I’m interested in doing the torch version of something like this, in Scipy:

import numpy as np
from scipy.optimize import minimize
def objective(x):
return np.mean(x ** 2)
# a batch of initial conditions
# batch size is 101, problem dimension is 3
x0s = np.random.normal(size=(101, 3))
# use a BFGS to solve these problems independently
xs = [minimize(objective, x0).x for x0 in x0s]

In PyTorch, I could write

import torch
from torch.optim import LBFGS
xs = torch.tensor(x0s, requires_grad=True)
opt = LBFGS([xs])
def closure():
opt.zero_grad()
# objective is the MSE, and we sum the independent objectives
# xs.shape is (101, 3) as above
loss = torch.mean(xs ** 2, 1).sum()
loss.backward()
return loss
opt.step(closure)

and this works, in the sense that the code runs; however, it solves the problem as a (101*3)-dimensional problem rather than as 101 separate 3-dimensional problems, which is much more expensive when using a method which tries to approximate the Hessian, like LBFGS. It would probably also lead to a difference in stopping criteria with the Scipy code above.

I’m wondering, is my understanding here correct, and if so is there any way to run optimizations in a truly independent way with torch? Maybe some vmap strategy?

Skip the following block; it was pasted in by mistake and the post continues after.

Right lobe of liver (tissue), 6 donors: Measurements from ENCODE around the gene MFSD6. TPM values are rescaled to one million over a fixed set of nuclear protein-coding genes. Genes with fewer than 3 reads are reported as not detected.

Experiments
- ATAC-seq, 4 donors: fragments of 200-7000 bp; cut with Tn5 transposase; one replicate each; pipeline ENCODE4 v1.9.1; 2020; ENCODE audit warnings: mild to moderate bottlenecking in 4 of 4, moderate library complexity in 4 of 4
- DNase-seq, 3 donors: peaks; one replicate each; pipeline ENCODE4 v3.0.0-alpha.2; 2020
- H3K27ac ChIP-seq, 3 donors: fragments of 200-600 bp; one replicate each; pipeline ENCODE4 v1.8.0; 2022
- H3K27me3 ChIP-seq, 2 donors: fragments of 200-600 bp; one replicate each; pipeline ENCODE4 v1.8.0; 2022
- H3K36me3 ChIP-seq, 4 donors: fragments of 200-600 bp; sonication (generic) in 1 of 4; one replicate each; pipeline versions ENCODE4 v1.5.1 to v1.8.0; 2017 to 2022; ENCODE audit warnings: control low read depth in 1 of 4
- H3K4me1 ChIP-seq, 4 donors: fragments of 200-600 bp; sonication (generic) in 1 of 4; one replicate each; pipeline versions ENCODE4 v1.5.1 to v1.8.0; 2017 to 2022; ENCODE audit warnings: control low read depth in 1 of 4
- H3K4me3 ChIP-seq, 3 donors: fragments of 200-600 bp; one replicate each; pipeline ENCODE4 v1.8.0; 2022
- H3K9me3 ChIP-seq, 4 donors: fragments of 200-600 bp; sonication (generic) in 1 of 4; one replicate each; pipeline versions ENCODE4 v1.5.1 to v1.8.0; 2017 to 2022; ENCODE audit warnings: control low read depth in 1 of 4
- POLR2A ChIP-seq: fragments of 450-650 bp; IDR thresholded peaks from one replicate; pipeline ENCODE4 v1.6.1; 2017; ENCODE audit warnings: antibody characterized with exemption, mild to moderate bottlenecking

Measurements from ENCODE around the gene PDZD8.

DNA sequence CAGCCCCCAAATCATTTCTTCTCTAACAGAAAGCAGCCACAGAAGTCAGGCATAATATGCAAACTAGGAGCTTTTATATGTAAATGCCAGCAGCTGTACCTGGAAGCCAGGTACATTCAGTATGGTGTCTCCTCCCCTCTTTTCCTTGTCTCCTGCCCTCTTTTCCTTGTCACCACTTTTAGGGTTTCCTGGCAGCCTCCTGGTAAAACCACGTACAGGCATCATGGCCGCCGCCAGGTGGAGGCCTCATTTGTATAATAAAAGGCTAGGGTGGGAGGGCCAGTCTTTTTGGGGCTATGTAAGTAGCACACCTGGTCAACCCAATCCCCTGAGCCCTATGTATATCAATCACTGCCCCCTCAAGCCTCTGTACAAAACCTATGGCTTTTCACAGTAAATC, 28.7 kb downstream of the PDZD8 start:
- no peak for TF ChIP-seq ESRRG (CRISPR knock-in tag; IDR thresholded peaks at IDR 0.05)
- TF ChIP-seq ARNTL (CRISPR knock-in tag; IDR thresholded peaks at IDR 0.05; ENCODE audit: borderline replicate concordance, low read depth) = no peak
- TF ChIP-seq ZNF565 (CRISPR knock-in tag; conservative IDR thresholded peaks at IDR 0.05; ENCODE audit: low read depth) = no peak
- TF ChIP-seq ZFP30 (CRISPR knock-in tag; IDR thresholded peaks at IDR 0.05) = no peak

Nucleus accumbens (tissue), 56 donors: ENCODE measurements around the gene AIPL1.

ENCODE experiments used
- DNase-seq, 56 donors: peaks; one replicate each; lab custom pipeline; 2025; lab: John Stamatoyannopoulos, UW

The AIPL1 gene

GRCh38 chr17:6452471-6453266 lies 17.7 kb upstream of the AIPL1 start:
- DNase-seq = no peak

After some experiments scaling up the problem size (both the number of problems and the problem dimension), I’ve concluded that I don’t understand the full picture. torch is much faster than scipy even on huge problems. So, I’m happy about that, but would still welcome any perspectives on these questions.

For reference, the scaling benchmark I ran was:

scipy, in a notebook so that %timeit works:

import numpy as np
from scipy.optimize import minimize
def objective(x):
return np.mean(np.diff(x) ** 2) + x[9] ** 2
# a batch of initial conditions
# batch size is 101, problem dimension is 3
x0s = np.random.normal(size=(10001, 10))
# use a BFGS to solve these problems independently
%timeit xs1 = np.array([minimize(objective, x0, method="L-BFGS-B").x for x0 in x0s])

[30.8 s ± 160 ms per loop (mean ± std. dev. of 7 runs, 1 loop each)]

torch:

%%timeit
xs2 = torch.tensor(x0s, requires_grad=True)
opt = LBFGS([xs2], max_iter=100)
def closure():
opt.zero_grad()
# sum the independent objectives
loss = (torch.mean(torch.diff(xs2, 1) ** 2, 1) + xs2[:, 9] ** 2).sum()
loss.backward()
return loss
opt.step(closure)

[80.1 ms ± 2.19 ms per loop (mean ± std. dev. of 7 runs, 10 loops each)]

The objective values are comparable (torch’s is slightly smaller).

This is all just on CPU. Checking htop, torch doesn’t exceed 100% CPU, so it’s fair to run scipy in serial.